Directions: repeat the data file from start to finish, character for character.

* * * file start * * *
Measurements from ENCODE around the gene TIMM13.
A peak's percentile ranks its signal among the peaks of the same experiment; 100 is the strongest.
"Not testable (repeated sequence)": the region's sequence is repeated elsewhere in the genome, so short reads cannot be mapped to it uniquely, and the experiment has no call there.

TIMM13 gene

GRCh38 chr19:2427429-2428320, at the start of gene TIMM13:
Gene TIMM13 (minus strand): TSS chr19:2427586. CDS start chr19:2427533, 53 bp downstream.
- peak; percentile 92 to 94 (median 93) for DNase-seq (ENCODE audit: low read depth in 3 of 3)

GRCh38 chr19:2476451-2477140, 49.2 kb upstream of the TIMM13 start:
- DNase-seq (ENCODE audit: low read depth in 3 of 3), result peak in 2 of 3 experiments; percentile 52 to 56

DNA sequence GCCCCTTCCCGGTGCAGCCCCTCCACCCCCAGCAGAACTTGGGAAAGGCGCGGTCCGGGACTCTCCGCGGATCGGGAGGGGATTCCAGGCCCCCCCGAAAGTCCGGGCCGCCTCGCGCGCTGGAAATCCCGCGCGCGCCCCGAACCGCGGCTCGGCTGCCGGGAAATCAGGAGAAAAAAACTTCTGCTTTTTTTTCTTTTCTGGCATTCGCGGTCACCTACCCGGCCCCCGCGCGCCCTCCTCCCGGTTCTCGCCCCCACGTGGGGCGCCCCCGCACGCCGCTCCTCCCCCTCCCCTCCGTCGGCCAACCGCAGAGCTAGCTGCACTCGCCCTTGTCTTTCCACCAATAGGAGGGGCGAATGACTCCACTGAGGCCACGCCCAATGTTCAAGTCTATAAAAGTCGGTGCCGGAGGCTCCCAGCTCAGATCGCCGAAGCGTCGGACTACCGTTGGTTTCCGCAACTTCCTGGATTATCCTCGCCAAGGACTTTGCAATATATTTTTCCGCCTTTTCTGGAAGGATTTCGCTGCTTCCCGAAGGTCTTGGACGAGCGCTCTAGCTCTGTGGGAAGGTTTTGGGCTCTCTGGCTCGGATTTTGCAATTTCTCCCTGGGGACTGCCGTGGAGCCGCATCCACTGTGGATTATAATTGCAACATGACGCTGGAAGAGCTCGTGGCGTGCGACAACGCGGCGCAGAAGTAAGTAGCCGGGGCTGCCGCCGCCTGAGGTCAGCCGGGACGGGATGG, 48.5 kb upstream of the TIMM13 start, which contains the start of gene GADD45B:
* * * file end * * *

Measurements from ENCODE around the gene TIMM13.
A peak's percentile ranks its signal among the peaks of the same experiment; 100 is the strongest.
"Not testable (repeated sequence)": the region's sequence is repeated elsewhere in the genome, so short reads cannot be mapped to it uniquely, and the experiment has no call there.

TIMM13 gene

GRCh38 chr19:2427429-2428320, at the start of gene TIMM13:
Gene TIMM13 (minus strand): TSS chr19:2427586. CDS start chr19:2427533, 53 bp downstream.
- peak; percentile 92 to 94 (median 93) for DNase-seq (ENCODE audit: low read depth in 3 of 3)

GRCh38 chr19:2476451-2477140, 49.2 kb upstream of the TIMM13 start:
- DNase-seq (ENCODE audit: low read depth in 3 of 3), result peak in 2 of 3 experiments; percentile 52 to 56

DNA sequence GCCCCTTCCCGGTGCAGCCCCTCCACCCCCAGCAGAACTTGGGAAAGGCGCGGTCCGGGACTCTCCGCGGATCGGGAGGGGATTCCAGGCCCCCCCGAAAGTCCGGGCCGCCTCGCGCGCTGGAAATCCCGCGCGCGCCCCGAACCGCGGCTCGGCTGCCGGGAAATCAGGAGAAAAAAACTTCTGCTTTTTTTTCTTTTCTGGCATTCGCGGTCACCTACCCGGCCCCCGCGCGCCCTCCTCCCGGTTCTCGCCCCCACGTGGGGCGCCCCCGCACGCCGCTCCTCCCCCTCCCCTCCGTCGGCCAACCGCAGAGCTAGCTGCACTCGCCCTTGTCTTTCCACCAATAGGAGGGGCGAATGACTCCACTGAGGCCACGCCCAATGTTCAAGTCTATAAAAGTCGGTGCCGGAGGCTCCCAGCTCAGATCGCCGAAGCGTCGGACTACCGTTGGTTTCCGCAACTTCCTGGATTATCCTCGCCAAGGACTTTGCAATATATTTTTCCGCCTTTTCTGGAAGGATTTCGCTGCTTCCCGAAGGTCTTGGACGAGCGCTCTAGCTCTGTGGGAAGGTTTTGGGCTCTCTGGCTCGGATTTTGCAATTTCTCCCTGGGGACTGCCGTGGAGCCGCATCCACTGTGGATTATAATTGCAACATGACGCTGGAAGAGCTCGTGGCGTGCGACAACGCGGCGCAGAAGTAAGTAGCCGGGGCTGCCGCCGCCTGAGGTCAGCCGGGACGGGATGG, 48.5 kb upstream of the TIMM13 start, which contains the start of gene GADD45B: